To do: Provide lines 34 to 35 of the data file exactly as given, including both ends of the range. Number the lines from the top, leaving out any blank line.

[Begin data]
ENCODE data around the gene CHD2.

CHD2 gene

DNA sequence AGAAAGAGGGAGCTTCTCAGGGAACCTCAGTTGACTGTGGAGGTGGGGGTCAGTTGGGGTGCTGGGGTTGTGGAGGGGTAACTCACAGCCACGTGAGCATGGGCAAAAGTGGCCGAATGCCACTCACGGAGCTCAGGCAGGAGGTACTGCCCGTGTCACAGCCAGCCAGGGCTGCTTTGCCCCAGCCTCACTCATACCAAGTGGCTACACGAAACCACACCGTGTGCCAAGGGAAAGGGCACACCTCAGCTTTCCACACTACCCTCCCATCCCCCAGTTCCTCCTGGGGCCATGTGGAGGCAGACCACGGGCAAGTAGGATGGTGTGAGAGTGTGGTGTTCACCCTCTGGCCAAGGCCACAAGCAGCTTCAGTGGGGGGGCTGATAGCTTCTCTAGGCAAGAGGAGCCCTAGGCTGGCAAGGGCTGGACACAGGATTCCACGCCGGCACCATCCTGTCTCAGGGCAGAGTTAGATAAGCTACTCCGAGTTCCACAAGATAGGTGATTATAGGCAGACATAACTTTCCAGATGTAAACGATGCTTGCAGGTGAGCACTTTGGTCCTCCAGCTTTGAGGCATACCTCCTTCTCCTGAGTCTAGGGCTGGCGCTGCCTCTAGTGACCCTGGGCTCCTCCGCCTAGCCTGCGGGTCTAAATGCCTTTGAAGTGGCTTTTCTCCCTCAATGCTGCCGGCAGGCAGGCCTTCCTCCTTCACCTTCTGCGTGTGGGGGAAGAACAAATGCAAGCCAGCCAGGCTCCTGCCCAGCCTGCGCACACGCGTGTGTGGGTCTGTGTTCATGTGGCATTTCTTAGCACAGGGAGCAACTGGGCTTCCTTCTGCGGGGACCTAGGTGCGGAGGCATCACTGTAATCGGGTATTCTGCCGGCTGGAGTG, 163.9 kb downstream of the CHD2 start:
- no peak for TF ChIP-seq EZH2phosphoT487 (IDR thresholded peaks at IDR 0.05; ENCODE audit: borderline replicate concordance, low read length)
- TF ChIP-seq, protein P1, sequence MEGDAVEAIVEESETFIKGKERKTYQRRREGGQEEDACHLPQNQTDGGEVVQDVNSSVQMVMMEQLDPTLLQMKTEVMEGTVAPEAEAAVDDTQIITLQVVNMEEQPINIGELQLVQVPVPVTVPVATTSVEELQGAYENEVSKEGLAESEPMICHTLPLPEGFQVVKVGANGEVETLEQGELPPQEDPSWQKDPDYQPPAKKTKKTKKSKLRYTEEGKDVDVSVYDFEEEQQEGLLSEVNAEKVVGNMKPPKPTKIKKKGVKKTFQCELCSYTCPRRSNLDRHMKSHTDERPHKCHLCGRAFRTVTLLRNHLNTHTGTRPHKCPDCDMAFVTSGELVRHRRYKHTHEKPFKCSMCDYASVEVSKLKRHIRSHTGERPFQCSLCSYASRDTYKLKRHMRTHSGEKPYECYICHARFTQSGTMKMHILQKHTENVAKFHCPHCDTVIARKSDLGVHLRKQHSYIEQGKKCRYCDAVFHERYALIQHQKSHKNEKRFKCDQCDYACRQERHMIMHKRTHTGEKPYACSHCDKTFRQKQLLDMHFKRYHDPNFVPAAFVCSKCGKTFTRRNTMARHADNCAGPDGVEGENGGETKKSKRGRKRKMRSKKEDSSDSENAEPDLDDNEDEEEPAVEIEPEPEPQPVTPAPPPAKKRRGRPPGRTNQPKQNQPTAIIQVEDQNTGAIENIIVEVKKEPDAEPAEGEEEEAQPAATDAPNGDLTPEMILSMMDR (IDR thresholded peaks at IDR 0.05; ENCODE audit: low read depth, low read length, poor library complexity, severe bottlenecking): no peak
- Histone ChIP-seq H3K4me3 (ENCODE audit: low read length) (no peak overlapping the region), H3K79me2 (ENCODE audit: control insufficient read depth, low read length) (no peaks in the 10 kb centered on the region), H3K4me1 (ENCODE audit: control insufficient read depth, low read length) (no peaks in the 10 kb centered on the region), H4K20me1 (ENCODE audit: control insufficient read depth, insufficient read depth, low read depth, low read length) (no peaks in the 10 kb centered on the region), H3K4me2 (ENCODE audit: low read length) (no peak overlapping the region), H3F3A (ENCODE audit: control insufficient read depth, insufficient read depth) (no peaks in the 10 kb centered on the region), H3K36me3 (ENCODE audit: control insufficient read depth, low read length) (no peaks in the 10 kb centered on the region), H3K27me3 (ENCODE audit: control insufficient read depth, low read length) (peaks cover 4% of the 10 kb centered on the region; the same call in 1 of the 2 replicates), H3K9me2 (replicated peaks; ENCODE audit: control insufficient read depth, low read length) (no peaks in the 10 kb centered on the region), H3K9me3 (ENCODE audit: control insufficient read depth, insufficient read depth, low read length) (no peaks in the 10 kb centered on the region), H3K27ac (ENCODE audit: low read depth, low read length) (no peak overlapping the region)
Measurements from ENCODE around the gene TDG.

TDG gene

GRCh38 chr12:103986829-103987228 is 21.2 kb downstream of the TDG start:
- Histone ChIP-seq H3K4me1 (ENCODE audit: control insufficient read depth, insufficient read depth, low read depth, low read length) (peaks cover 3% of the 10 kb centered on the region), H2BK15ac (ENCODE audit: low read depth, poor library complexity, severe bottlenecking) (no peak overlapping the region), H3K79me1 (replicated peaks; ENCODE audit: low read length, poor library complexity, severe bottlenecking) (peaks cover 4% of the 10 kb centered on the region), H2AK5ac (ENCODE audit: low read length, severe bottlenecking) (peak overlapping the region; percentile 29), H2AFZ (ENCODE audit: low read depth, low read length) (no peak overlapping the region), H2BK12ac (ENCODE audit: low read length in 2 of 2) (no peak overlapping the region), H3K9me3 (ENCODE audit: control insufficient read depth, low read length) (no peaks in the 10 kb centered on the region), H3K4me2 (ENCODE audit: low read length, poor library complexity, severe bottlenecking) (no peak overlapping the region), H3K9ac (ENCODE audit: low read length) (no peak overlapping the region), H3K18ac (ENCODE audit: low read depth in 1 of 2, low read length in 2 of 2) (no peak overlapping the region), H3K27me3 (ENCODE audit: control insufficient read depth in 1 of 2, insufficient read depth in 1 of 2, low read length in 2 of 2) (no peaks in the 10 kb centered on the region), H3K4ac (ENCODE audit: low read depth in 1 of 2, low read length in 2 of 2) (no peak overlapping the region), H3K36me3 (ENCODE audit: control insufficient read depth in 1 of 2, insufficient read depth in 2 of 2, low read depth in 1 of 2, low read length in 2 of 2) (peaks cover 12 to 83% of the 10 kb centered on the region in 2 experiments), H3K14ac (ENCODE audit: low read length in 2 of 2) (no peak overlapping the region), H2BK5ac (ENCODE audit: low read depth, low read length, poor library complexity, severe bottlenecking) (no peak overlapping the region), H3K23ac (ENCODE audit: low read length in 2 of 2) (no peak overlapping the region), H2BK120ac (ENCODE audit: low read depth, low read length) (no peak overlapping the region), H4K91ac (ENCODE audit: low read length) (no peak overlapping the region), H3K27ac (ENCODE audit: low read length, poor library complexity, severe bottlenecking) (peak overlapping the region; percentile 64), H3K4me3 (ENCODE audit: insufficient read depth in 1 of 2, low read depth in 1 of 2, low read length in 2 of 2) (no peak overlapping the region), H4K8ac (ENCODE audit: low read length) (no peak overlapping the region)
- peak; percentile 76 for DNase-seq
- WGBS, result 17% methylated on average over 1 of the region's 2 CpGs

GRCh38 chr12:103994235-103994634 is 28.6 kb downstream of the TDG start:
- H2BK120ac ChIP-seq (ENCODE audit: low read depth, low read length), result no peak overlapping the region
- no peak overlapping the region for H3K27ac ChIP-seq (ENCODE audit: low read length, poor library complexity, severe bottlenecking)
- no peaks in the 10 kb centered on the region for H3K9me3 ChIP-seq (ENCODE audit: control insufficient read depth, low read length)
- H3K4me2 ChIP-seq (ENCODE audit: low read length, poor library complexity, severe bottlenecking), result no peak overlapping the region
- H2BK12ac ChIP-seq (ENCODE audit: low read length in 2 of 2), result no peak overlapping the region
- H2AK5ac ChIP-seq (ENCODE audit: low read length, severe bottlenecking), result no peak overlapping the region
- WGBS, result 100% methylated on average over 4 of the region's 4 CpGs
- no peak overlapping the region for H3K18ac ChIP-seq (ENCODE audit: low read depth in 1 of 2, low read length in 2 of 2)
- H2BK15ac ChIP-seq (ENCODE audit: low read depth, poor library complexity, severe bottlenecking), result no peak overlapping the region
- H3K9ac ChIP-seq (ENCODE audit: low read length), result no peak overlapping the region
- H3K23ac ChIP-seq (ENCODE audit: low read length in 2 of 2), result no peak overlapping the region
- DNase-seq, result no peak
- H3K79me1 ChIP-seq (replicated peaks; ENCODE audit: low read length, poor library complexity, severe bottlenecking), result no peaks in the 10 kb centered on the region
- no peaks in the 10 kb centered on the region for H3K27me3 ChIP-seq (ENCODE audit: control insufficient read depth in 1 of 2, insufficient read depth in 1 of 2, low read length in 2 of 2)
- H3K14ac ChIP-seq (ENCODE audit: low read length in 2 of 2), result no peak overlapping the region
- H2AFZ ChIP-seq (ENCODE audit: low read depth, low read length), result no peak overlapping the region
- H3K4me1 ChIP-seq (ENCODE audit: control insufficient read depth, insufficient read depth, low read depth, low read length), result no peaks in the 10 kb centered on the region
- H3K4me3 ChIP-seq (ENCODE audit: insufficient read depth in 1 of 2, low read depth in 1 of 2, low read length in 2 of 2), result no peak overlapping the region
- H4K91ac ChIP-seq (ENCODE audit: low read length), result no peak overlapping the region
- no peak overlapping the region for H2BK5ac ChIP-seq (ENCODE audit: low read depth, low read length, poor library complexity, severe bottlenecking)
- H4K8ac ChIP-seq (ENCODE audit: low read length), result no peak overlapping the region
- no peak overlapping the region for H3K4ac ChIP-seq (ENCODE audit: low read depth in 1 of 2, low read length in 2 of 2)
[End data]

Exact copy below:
- H4K8ac ChIP-seq (ENCODE audit: low read length), result no peak overlapping the region
- no peak overlapping the region for H3K4ac ChIP-seq (ENCODE audit: low read depth in 1 of 2, low read length in 2 of 2)